Gas-phase synthesis of nanoscale silicon as an economical route towards sustainable energy technology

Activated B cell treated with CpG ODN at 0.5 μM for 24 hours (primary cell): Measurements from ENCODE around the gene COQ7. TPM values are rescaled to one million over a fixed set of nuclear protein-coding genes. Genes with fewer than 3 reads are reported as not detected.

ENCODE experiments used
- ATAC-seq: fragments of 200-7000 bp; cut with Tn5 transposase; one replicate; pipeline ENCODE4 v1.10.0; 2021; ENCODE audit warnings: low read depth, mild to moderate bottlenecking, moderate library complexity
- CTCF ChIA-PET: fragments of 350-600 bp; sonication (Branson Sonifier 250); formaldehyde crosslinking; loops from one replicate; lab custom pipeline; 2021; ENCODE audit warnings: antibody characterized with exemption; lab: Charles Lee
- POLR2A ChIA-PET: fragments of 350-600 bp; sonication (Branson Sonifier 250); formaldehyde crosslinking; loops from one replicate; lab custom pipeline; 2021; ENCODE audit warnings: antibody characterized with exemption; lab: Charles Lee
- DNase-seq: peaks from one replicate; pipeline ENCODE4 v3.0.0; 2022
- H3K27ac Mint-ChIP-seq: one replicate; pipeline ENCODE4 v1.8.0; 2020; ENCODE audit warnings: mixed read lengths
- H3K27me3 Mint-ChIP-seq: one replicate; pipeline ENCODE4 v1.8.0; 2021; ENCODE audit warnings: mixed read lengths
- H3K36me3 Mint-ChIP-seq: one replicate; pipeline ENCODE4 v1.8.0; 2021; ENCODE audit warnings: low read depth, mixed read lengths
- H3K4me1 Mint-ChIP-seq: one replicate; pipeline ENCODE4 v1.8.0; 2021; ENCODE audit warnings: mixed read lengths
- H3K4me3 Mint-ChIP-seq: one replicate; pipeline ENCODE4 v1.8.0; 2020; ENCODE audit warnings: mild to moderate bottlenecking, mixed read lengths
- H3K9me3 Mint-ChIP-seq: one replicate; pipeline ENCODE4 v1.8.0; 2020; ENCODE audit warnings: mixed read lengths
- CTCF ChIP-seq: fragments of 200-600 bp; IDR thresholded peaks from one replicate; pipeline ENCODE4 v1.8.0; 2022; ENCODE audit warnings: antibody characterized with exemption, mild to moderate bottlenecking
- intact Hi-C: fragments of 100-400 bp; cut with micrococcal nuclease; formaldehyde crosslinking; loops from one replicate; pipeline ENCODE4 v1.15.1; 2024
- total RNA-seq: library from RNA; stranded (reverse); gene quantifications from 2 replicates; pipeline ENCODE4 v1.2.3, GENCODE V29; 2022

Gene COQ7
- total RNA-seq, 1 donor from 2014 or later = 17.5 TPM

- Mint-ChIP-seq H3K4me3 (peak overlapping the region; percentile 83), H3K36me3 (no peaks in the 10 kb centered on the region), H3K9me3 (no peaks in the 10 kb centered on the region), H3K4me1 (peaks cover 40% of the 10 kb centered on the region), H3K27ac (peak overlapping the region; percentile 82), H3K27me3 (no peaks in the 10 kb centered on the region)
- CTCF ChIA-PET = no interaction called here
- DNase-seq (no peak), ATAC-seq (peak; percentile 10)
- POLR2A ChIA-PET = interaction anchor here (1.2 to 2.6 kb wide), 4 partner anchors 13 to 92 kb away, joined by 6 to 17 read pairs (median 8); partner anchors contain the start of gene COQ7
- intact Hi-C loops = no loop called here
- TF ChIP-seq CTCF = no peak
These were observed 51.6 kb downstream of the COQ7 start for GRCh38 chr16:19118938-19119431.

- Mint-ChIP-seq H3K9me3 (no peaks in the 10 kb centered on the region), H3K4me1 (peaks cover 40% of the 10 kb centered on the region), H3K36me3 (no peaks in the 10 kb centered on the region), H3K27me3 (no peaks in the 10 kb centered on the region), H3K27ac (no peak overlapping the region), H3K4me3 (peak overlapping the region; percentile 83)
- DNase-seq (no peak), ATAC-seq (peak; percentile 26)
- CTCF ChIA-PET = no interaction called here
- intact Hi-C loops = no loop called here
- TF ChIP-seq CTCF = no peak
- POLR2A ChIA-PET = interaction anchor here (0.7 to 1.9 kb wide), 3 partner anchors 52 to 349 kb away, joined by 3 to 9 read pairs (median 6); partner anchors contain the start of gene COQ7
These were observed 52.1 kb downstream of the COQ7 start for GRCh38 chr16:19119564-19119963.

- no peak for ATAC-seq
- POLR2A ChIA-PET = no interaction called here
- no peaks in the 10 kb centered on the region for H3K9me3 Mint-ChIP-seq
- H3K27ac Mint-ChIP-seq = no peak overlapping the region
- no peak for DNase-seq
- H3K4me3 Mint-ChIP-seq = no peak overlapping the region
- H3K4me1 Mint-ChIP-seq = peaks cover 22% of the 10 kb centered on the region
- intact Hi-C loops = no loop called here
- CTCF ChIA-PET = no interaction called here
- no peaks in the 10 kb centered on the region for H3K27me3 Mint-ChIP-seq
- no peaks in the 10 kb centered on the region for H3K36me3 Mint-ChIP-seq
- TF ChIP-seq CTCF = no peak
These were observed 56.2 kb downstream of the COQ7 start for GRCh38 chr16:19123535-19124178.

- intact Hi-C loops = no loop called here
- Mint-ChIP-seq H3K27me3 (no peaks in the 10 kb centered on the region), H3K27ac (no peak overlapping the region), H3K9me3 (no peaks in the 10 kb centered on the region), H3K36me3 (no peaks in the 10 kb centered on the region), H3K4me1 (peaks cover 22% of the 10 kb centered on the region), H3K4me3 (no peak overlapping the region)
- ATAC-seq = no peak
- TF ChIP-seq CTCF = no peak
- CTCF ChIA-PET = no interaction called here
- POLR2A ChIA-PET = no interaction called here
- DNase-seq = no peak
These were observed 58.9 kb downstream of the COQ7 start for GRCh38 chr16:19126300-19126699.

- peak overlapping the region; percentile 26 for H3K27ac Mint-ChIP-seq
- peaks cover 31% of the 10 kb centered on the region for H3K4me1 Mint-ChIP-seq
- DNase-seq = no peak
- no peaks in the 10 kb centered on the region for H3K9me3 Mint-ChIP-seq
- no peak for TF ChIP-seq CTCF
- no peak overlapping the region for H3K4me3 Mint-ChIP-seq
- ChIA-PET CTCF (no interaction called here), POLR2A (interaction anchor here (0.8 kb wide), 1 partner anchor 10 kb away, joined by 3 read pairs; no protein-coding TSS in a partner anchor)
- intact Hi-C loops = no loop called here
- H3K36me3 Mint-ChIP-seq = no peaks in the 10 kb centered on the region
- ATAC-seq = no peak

The silicon age that started in the 60s of the last century has changed the world profoundly, mainly related to the invention and development of microprocessor technology. Meanwhile, the demand for silicon is driven by the photovoltaics industry that consumes about 80% of the high-purity silicon produced worldwide. Independent of the final product, all high-purity silicon has passed through a couple of gas-phase reactions for purification. The most important gaseous species within this production chain are chlorosilanes and monosilane. We will discuss the direct formation of crystalline silicon by homogeneous gas-phase reactions as a direct and highly economical way to produce the required high-purity raw material for silicon solar cells. The direct formation of solid silicon particles from monosilane requires only a fraction of the energy compared to the established Siemens process based on the chemical vapor deposition of silanes. We have developed a method to synthesize nanocrystalline silicon powder using a hot-wall reactor, and the technology was scaled up to the pilot-plant scale. While an economical production strategy is decisive for solar cell production, the structure of the gas-phase product allows for additional, highly promising applications benefiting from the specific properties of the nanoscale particulate material. Both, thermoelectric generators as well as lithiumion batteries benefit from the nanocrystalline structure of the gas-phase product due to high phonon scattering and short diffusion lengths, respectively. First successful examples with regard to these two topics will be discussed. In these fields, silicon finds potential new markets for sustainable energy technology because of its abundant availability and low-cost production.
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